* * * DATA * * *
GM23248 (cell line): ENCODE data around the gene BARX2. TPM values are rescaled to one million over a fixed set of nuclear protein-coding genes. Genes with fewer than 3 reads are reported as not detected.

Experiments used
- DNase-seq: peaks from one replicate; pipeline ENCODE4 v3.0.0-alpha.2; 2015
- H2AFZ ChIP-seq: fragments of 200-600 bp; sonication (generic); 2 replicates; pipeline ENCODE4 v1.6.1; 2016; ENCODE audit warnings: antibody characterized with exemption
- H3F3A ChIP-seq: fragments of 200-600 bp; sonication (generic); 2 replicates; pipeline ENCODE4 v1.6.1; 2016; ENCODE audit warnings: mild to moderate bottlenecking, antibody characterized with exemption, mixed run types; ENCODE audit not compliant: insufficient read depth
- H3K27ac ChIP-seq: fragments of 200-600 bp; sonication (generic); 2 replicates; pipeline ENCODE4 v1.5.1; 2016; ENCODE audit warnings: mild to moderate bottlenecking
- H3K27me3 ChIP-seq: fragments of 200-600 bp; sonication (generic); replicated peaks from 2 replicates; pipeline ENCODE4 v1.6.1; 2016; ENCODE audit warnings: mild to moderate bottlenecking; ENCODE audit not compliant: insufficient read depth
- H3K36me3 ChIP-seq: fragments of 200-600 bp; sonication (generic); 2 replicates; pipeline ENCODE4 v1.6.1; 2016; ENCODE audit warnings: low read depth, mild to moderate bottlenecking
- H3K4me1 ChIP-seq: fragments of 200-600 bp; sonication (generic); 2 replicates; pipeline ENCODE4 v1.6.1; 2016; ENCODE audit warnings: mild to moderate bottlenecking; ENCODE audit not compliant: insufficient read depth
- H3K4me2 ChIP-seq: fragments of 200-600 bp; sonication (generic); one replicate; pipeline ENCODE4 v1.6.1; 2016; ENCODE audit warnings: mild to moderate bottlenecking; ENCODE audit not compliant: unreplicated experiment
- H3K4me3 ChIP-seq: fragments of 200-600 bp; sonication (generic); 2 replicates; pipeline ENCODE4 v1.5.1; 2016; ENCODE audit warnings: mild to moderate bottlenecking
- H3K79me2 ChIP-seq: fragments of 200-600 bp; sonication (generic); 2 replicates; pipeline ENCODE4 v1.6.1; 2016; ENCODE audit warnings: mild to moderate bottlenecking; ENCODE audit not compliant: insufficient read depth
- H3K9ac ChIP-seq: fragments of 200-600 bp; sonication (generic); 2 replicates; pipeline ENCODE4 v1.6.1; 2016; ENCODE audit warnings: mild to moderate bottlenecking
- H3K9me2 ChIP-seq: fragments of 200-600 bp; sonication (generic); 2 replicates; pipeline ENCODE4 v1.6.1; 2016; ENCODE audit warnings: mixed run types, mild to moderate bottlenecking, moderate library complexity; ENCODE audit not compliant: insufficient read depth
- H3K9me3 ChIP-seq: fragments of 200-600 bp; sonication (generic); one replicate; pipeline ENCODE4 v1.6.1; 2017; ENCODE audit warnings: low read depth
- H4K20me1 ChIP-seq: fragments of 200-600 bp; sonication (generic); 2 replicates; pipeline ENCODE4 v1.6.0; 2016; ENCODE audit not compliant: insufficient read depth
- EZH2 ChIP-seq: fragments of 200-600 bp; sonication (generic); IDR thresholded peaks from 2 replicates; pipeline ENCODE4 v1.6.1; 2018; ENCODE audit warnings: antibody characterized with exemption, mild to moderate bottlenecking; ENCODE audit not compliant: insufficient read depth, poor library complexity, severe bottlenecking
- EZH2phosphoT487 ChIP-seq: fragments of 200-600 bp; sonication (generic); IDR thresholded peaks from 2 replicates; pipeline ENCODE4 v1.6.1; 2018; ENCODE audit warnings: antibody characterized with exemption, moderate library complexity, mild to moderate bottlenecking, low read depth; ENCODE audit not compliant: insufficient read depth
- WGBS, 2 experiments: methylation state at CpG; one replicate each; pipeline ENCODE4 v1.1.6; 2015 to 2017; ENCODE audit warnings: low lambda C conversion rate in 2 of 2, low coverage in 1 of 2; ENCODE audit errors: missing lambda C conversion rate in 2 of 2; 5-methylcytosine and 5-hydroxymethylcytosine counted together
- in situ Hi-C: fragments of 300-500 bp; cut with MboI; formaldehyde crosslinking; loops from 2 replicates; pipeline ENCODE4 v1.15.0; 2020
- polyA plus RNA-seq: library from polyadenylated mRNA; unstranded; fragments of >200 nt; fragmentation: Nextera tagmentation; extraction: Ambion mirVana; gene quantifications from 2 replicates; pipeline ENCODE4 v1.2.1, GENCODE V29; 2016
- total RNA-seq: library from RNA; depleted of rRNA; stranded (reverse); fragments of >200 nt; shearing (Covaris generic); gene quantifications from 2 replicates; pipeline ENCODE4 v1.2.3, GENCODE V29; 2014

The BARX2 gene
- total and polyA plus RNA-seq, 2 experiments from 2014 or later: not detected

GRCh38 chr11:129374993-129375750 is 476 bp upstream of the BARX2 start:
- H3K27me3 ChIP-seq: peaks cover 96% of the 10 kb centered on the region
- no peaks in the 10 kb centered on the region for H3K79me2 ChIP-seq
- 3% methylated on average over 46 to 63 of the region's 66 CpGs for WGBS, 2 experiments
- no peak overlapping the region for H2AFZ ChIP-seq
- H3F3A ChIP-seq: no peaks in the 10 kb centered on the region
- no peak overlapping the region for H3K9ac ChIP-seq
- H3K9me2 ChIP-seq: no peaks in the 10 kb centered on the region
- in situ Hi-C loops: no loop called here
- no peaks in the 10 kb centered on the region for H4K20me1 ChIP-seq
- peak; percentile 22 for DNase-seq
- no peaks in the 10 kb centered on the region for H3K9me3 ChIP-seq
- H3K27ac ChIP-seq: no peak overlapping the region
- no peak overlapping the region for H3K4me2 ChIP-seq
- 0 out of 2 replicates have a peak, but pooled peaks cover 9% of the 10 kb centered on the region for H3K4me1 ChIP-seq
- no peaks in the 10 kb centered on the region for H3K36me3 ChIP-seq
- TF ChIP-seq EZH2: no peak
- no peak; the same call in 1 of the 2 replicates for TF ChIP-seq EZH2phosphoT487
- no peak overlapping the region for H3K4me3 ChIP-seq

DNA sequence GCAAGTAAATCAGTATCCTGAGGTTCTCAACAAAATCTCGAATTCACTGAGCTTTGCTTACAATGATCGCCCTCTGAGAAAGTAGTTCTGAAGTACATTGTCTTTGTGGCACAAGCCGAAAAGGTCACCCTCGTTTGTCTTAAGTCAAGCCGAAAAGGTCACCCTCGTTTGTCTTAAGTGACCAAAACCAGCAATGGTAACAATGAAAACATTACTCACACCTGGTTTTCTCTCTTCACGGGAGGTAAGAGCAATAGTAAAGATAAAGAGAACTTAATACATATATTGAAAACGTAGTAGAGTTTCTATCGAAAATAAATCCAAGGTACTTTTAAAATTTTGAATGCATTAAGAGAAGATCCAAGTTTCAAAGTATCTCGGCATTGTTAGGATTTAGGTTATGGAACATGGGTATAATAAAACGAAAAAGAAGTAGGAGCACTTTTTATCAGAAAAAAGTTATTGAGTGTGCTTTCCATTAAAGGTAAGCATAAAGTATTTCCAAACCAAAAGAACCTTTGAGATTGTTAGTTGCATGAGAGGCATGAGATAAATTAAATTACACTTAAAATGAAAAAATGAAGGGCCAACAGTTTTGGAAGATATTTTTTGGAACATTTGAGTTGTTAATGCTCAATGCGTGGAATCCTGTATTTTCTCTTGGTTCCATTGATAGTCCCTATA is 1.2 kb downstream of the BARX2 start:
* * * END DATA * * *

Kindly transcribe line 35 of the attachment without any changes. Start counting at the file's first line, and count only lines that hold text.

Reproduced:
- peak; percentile 22 for DNase-seq